Who are the Health Uninsured In Colorado?
Well, according to Westley Mori, Research Analyst for the Colorado Health Institute, they are low income adults. Here are some of the findings from his work:
About one in five Colorado adults between the ages of 19 and 64 did not have health insurance in 2010. Adults represent the vast majority—about 83 percent—of Colorado’s uninsured.
Digging deeper, CHI finds wide variation within that group of uninsured adults. Findings in “Health Insurance Status of Colorado Adults” include:
•About 640,000 adults were uninsured in 2010, up from about 623,000 in 2008.
•The uninsured rate for adults varies dramatically by region – from a low of seven percent in Douglas County to a high of 27 percent in Adams County.
•Forty percent of the uninsured adults have annual incomes below 133 percent of the federal poverty level (FPL), or about $29,000 for a family of four.
•Sixty-three percent of uninsured adults are employed.
Adults without dependent children (AwDCs) with incomes at or below the FPL, about $11,000 for an individual, have an uninsured rate of 41 percent, twice that of the average adult in the state. Within this group, CHI estimates that:
•Six in 10 (about 94,000) are male. In comparison, about 50 percent of Colorado’s adult population is male.
•The vast majority are single.
•More than a third are employed, either full- or part-time.
In my opinion, the Affordable Care Act requirement that all citizens have health insurance, that goes into effect January 1, 2014, will do little to change these numbers. Coverage will still be expensive, rebates using the tax system will be complicated and not timely and the penalties for non-compliance will be low in the begining.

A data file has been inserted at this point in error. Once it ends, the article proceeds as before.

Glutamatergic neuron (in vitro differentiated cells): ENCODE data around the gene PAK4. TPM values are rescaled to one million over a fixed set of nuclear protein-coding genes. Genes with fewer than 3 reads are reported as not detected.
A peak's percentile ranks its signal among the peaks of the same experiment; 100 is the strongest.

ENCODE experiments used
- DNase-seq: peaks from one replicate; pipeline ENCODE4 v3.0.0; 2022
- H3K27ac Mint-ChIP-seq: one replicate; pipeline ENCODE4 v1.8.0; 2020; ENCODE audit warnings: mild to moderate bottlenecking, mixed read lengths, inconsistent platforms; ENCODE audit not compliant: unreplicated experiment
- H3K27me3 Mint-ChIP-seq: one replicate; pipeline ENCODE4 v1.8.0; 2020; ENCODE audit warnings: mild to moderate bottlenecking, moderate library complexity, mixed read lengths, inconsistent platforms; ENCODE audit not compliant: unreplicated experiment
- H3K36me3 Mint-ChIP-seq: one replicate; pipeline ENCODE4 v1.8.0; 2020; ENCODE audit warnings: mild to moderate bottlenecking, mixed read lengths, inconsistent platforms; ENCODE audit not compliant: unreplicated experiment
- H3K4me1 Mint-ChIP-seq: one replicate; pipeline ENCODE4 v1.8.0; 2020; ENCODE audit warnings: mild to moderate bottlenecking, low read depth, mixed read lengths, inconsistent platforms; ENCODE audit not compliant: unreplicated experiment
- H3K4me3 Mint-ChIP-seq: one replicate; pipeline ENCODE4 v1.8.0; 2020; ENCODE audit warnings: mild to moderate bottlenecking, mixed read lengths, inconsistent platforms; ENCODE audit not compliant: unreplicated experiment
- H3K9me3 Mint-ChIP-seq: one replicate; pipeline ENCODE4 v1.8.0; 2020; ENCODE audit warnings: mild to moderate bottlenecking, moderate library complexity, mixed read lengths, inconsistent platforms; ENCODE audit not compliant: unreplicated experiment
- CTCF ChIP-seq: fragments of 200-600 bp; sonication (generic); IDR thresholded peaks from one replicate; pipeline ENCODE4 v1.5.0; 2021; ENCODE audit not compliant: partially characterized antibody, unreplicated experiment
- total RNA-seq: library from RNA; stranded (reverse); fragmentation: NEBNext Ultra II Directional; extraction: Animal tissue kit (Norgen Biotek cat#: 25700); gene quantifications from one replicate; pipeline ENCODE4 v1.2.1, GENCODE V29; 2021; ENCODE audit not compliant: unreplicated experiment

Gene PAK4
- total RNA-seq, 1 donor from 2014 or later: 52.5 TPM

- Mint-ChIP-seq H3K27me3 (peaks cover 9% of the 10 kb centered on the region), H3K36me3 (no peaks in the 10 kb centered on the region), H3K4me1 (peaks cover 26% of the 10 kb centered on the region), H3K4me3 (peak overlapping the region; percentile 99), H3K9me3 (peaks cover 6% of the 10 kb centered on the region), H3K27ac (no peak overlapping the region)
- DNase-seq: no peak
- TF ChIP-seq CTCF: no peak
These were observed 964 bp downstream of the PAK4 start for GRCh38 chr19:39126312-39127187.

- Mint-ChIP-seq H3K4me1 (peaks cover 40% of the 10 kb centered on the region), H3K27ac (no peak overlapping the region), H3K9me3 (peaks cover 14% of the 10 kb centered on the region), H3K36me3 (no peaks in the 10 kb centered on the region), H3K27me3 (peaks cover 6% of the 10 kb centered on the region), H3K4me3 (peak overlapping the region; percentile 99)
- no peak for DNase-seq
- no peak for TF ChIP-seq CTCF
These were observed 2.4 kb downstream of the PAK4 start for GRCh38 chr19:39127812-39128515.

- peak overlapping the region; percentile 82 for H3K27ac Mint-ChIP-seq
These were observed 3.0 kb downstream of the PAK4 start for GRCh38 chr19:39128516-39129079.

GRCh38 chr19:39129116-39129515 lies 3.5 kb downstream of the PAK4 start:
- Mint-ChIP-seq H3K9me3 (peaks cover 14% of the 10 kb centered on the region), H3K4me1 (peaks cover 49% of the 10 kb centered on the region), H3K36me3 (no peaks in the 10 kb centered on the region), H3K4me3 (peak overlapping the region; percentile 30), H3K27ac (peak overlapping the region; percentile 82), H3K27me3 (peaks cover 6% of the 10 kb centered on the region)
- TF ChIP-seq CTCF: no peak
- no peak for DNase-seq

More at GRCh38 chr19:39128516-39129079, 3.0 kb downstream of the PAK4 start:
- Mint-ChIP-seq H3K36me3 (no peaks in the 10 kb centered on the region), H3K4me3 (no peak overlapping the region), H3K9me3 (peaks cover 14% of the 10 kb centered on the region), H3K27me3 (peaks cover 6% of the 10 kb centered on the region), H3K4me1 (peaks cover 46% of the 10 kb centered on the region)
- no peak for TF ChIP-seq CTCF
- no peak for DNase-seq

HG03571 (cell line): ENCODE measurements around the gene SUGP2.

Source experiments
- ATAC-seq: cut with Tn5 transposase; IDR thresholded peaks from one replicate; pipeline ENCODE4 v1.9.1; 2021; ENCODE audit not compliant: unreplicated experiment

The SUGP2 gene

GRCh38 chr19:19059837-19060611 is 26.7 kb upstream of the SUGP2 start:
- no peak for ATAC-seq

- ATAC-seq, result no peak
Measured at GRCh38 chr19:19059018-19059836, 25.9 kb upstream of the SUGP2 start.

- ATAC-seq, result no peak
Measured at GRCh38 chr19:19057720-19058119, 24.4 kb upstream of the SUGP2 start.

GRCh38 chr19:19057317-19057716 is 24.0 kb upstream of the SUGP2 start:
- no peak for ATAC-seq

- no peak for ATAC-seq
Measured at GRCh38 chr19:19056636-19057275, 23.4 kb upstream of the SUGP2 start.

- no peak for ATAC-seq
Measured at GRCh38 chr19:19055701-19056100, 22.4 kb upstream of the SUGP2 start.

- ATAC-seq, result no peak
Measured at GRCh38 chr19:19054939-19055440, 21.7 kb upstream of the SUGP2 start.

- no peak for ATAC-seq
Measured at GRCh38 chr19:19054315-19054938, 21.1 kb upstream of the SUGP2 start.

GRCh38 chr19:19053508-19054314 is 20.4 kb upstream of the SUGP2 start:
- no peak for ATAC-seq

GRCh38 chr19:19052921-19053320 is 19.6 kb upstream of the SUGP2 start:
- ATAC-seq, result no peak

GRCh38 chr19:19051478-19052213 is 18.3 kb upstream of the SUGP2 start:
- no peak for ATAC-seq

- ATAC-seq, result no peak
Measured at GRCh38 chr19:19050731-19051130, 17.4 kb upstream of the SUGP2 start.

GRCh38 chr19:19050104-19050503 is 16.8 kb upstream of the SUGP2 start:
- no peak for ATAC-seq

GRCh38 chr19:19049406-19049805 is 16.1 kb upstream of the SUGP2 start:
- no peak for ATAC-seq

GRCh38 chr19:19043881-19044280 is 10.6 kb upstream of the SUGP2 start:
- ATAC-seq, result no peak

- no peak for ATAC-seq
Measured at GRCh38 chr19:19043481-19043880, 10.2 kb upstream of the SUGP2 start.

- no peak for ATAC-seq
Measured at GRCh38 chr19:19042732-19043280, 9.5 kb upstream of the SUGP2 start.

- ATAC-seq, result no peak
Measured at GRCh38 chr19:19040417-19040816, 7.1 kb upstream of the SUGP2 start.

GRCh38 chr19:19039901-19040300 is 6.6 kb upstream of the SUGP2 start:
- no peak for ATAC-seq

We will see what we will see.
- Published in Individual Health Insurance, Personal Observation
Essential Health Benefits-What Do You Want vs. What Are You Willing To Pay?
The Affordable Care Act requires Americans have access to quality, affordable health insurance. To achieve this goal, the law requires health plans offered in the individual and small group markets, both inside and outside of the Affordable Insurance Exchanges (Exchanges), offer a comprehensive package of items and services, known as “essential health benefits.” Essential health benefits must include items and services within at least the following 10 categories:
- Ambulatory patient services
- Emergency services
- Maternity and newborn care
- Mental health and substance use disorder services, including behavioral health treatment
- Prescription drugs
- Rehabilitative and habilitative services and devices
- Laboratory services
- Preventive and wellness services and chronic disease management, and
- Pediatric services, including oral and vision care
The challenge now facing the Colorado Department of Insurance is what additional, if any, benefits they will require the new policies to contain. Each state is empowered to devise their own list.
Here is a partial run down of additional requirements being consider in other states and of course, each benefit has a very active advacacy group pushing for inclusion:
Acupuncture (now a requirement in California)
Pre-vacation visits to travel clinics (whatever this is, apparently it will be required in Colorado)
Bariatric Surgery (stomach reduction)
Each of these services is, of course, very dear to a segment of the population. The question before the Department of Insurance is “is it reasonable to require all health insurance policy holders to pay higher premiums for these benefits, when they may or may not be “”essential””?
Here is an excellent article written by the Washington Post on this subject.
Can’t understand your health insurance? Feds say insurers must give consumers a simple summary
Don’t have the slightest clue what your health insurance covers?